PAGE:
ERIC Number: EJ812981
Record Type: Journal
Publication Date: 2007-Aug
Abstractor: As Provided
Reference Count: 0
Smoothing out Transitions: How Pedagogy Influences Medical Students' Achievement of Self-Regulated Learning Goals
White, Casey B.
Advances in Health Sciences Education, v12 n3 p279-297 Aug 2007
Medical school is an academic and developmental path toward a professional life demanding self-regulation and self-education. Thus, many medical schools include in their goals for medical student education their graduates' ability to self-assess and self-regulate their education upon graduation and throughout their professional lives. This study explores links between medical students' use of self-regulated learning as it relates to motivation, autonomy, and control, and how these influenced their experiences in medical school. Subjects were medical students in two distinct medical school environments, "Problem-based learning" and "Traditional." PBL students described a rough transition into medical school, but once they felt comfortable with the autonomy and control PBL gave them, they embraced the independence and responsibility. They found themselves motivated to learning for learning's sake, and able to channel their motivation into effective transitions from the classrooms into the clerkships. Traditional students had a rougher transition from the classrooms to the clerkships. In the first two years they relied on faculty to direct and control learning, and they channeled their motivation toward achieving the highest grade. In the clerkships, they found faculty expected them to be more independent and self-directed than they felt prepared to be, and they struggled to assume responsibility for their learning. Self-regulated learning can help smooth out the transitions through medical school by preparing first and second year students for expectations in the third and fourth years, which can then maximize learning in the clinical milieu, and prepare medical students for a lifetime of learning.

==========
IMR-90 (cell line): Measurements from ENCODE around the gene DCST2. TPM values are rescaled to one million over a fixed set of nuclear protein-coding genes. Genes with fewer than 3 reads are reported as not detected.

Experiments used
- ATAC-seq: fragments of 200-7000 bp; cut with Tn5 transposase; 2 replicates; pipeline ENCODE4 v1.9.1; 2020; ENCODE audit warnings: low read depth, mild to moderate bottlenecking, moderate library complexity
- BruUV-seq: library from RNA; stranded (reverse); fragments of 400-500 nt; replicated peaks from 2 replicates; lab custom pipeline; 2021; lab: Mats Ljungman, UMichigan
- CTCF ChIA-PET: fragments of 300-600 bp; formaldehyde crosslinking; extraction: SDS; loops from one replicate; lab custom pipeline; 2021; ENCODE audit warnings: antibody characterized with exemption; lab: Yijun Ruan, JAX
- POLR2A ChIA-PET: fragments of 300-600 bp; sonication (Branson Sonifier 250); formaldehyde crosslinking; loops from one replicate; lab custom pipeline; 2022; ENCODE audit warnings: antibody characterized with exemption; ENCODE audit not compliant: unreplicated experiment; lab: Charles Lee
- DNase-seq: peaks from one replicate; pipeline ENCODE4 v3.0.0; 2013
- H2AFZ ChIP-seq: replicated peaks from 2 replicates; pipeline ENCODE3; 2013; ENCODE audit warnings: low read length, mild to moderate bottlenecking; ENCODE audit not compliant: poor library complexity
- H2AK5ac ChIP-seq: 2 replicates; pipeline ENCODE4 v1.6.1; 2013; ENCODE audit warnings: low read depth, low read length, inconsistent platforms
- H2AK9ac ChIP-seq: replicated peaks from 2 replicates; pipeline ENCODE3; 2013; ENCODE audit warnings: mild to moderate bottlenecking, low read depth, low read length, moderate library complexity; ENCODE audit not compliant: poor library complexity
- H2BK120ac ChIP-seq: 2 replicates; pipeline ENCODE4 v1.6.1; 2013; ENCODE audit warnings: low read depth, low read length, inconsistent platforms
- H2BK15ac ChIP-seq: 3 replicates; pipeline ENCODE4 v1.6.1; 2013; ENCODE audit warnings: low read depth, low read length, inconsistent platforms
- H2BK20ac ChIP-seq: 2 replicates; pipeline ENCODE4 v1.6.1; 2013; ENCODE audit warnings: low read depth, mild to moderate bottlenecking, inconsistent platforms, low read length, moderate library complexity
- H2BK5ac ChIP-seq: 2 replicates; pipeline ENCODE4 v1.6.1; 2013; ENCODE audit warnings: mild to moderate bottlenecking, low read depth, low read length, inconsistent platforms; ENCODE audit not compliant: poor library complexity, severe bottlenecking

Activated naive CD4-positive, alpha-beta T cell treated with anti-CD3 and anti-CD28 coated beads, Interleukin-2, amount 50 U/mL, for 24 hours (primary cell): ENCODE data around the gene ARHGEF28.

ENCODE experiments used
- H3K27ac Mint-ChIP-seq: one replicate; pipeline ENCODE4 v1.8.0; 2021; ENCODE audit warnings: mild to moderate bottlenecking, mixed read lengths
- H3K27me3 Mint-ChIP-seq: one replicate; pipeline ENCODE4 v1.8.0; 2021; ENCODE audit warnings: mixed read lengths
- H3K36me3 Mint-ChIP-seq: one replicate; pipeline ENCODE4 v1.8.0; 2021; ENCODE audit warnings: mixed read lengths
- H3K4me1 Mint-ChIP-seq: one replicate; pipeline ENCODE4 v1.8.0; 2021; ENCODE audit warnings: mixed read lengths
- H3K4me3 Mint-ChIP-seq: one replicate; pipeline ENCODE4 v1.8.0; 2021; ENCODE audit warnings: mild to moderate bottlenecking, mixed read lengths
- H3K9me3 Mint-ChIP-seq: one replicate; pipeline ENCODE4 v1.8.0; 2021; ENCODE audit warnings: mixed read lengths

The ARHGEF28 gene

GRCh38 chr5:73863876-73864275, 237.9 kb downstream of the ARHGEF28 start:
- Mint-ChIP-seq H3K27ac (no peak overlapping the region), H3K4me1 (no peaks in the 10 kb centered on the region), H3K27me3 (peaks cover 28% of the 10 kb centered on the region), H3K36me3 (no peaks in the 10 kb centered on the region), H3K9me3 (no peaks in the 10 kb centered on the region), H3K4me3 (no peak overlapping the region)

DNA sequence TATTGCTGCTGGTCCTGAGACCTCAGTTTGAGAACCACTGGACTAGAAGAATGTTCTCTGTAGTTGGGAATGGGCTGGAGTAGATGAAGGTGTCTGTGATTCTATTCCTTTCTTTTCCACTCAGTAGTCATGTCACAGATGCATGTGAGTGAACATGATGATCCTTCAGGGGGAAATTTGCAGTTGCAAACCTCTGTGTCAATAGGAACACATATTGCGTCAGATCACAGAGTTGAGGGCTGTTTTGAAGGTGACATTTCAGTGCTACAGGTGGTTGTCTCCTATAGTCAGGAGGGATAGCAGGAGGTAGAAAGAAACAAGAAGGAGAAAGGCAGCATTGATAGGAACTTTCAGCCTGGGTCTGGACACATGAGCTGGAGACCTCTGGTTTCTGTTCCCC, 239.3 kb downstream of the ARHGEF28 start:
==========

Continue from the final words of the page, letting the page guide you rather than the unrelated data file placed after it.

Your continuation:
Descriptors: Medical Education, Medical Students, Problem Based Learning, Conventional Instruction, Personal Autonomy, Student Motivation, Independent Study, Educational Objectives
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Publication Type: Journal Articles; Reports - Evaluative
Education Level: Higher Education
Authoring Institution: N/A